NASA Confirms Mars 2020 Overrun

NASA Confirms Mars 2020 Overrun

Today NASA confirmed persistent rumors that the Mars 2020 project is in trouble.  Buried in the agency’s FY2020 detailed budget justification book, released by OMB and the Government Publishing Office this morning, the agency reveals that two of the instruments and the sample caching system “have resulted in mission cost growth.”  A NASA official told a planetary science conference this evening that the overrun is about 15 percent.

The Mars 2020 program started in late 2012 after the Obama Administration proposed a significant cut to NASA’s Mars program in the FY2013 budget request, but the Mars science community and their supporters in Congress pushed back.

When it began, the cost was supposed to be no more than $1.5 billion including launch in FY2015 dollars.  The idea was that the spacecraft would use spare parts from the Mars Science Laboratory (MSL)/Curiosity program, but have new science instruments.  It is scheduled for launch in July 2020.

MSL/Curiosity suffered its own overrun, costing $2.5 billion instead of $1.6 billion, and launching two years late. The excitement over its successful landing after “seven minutes of terror” and the images and data it is sending back seem to have erased any concerns about that history, but it appears Mars 2020 is following a similar course. The Mars 2020 cost already had grown to $2.44 billion by the time of its confirmation review in 2016 and to $2.46 billion by 2018 according to a 2018 Government Accountability Office (GAO) report.  This overrun apparently is on top of that.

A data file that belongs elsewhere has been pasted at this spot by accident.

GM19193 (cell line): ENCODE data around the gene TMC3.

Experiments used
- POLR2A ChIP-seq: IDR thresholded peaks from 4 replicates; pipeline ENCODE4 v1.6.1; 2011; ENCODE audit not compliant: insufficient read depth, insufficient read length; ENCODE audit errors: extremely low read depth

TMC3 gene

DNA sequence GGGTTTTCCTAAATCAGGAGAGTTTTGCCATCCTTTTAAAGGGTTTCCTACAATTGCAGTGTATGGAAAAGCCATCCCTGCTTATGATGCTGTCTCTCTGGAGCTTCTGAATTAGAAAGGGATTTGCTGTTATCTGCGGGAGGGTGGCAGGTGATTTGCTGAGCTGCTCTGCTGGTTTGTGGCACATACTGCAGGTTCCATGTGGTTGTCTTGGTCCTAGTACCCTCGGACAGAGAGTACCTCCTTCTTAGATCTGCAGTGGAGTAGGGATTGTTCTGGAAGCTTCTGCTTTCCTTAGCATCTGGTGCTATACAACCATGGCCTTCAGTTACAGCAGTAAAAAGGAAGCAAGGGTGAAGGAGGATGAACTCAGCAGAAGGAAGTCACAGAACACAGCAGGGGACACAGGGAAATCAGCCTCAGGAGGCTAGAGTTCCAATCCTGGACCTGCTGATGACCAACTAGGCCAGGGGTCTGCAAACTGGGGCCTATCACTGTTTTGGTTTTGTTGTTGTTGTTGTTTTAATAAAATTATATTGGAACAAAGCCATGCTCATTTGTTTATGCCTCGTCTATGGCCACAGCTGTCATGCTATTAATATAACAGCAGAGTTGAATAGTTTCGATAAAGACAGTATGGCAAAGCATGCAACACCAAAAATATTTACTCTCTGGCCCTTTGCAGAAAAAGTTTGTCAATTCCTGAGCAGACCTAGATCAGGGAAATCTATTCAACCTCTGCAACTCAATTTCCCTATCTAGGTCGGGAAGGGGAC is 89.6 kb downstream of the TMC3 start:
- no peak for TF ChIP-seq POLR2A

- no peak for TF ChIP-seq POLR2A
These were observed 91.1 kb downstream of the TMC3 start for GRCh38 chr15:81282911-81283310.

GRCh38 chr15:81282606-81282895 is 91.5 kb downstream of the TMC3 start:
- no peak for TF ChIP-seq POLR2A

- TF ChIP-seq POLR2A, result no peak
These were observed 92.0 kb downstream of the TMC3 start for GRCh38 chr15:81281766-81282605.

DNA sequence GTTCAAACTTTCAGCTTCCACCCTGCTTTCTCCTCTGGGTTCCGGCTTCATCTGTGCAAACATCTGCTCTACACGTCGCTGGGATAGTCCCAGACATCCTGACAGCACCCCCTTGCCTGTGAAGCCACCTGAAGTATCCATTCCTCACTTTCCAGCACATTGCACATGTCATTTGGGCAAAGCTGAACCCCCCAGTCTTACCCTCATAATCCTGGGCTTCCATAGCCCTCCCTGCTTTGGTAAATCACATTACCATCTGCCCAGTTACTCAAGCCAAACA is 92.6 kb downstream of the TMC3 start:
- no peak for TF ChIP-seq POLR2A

Artist’s illustration of Mars 2020 on the surface of Mars. Credit: NASA-JPL.

According to NASA’s budget book, two of the Mars 2020 instruments — the Planetary Instrument for X-ray Lithochemistry (PIXL) and the Scanning Habitable Environments with Raman & Luminescence for Organics & Chemicals (SHERLOC) instruments — plus a Sample Caching System to obtain and store samples for later return to Earth are responsible for the overrun.

Lori Glaze, acting director of NASA’s planetary science division, told an audience at the Lunar and Planetary Science Conference underway near Houston this evening that the overrun is about 15 percent according to reporters who were present.  Jeff Foust of Space News tweeted the following:

Paul Voosen reported in Science that Glaze said the extra money would come from operations of existing and future Mars missions and quoted her as saying she tried to “spread it so no one is feeling all of the pain.”

MSL/Curiosity and Mars 2020 are managed by the Jet Propulsion Laboratory (JPL) in Pasadena, CA.

The revelation comes at the same time NASA is beginning a Mars Sample Return (MSR) mission to bring back the samples that will be collected by Mars 2020.  MSR is a long sought goal of the Mars science community and was the top priority of the most recent planetary science Decadal Survey, which recommended a series of three missions in cooperation with the European Space Agency to achieve that goal.  Obama’s FY2013 budget request scuttled those plans, but a sample return remains a high priority for scientists.  Whether the MSR plans will be affected by the Mars 2020 overrun remains to be seen.  According to a table in NASA’s budget documentation, the request includes $109 million for “Mars future missions,” although elsewhere it says that money is specifically for “studies and technology development towards a Mars sample return mission.”

Some Mars exploration advocates point out that replacing the spacecraft orbiting Mars that not only study the planet but provide a communications relay between landers on the surface and Earth is another priority, highlighting the strain that the Mars 2020 overrun will put on the Mars program overall.

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